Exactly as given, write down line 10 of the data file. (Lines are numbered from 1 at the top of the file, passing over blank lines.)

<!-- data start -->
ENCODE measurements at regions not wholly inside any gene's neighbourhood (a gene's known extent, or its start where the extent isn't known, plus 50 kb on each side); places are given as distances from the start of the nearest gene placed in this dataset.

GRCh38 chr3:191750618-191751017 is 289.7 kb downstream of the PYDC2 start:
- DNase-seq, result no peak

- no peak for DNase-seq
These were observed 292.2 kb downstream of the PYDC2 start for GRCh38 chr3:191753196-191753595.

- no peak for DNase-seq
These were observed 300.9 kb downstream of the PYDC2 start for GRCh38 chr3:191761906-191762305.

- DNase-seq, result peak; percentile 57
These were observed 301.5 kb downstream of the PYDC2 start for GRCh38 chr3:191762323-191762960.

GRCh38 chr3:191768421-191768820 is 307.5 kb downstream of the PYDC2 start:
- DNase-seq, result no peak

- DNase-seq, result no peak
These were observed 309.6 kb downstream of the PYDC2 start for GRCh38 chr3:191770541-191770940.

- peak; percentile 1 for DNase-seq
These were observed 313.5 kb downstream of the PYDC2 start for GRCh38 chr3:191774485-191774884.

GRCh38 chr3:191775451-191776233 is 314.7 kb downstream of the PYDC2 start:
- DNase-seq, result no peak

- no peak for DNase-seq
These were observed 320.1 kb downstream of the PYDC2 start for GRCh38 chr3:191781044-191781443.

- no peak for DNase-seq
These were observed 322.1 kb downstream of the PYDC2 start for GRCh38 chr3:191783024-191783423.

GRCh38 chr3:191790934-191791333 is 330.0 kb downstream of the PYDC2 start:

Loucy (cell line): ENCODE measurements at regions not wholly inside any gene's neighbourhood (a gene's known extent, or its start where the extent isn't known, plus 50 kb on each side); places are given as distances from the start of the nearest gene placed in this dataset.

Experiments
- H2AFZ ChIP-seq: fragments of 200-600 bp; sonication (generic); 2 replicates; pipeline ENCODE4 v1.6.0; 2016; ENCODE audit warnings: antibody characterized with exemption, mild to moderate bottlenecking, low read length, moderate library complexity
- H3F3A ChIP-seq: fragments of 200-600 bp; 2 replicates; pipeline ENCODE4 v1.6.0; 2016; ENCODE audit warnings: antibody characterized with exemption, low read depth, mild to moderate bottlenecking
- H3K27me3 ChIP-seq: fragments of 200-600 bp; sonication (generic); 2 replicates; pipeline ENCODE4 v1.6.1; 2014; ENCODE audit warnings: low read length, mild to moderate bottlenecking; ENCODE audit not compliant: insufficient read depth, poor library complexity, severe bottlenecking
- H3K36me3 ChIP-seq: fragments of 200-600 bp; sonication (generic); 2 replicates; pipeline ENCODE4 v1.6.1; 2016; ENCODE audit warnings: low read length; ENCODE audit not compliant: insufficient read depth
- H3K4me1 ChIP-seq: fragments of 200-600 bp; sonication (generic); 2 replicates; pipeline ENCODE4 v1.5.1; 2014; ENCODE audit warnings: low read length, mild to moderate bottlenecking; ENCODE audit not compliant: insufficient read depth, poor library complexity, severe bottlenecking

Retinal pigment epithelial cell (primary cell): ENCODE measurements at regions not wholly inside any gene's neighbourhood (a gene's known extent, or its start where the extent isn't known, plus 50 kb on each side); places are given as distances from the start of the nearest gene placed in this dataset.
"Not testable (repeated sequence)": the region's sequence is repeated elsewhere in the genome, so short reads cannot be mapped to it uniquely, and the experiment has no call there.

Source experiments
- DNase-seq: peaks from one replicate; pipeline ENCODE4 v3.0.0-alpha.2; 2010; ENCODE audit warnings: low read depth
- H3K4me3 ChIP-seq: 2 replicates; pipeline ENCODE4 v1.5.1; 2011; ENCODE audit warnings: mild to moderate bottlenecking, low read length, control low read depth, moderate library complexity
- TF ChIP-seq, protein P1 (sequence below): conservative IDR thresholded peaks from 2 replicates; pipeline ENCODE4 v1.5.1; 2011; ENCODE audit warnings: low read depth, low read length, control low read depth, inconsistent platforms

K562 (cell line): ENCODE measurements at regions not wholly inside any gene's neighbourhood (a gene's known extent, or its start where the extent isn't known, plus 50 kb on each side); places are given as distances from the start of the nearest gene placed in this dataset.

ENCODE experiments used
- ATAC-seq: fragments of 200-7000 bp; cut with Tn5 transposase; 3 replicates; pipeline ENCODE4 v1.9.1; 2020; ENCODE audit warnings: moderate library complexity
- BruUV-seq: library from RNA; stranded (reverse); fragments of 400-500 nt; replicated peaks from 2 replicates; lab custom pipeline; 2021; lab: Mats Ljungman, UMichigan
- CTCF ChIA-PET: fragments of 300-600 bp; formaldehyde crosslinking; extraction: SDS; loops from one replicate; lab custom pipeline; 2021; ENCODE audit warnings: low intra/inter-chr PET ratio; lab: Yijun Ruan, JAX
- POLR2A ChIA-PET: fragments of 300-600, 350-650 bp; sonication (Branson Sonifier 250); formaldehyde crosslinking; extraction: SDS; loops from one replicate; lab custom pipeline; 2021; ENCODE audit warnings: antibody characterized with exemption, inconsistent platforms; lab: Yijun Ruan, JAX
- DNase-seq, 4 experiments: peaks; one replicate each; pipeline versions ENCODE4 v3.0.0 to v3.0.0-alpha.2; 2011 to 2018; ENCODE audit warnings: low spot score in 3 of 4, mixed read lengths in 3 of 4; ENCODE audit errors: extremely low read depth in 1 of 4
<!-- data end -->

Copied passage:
GRCh38 chr3:191768421-191768820 is 307.5 kb downstream of the PYDC2 start: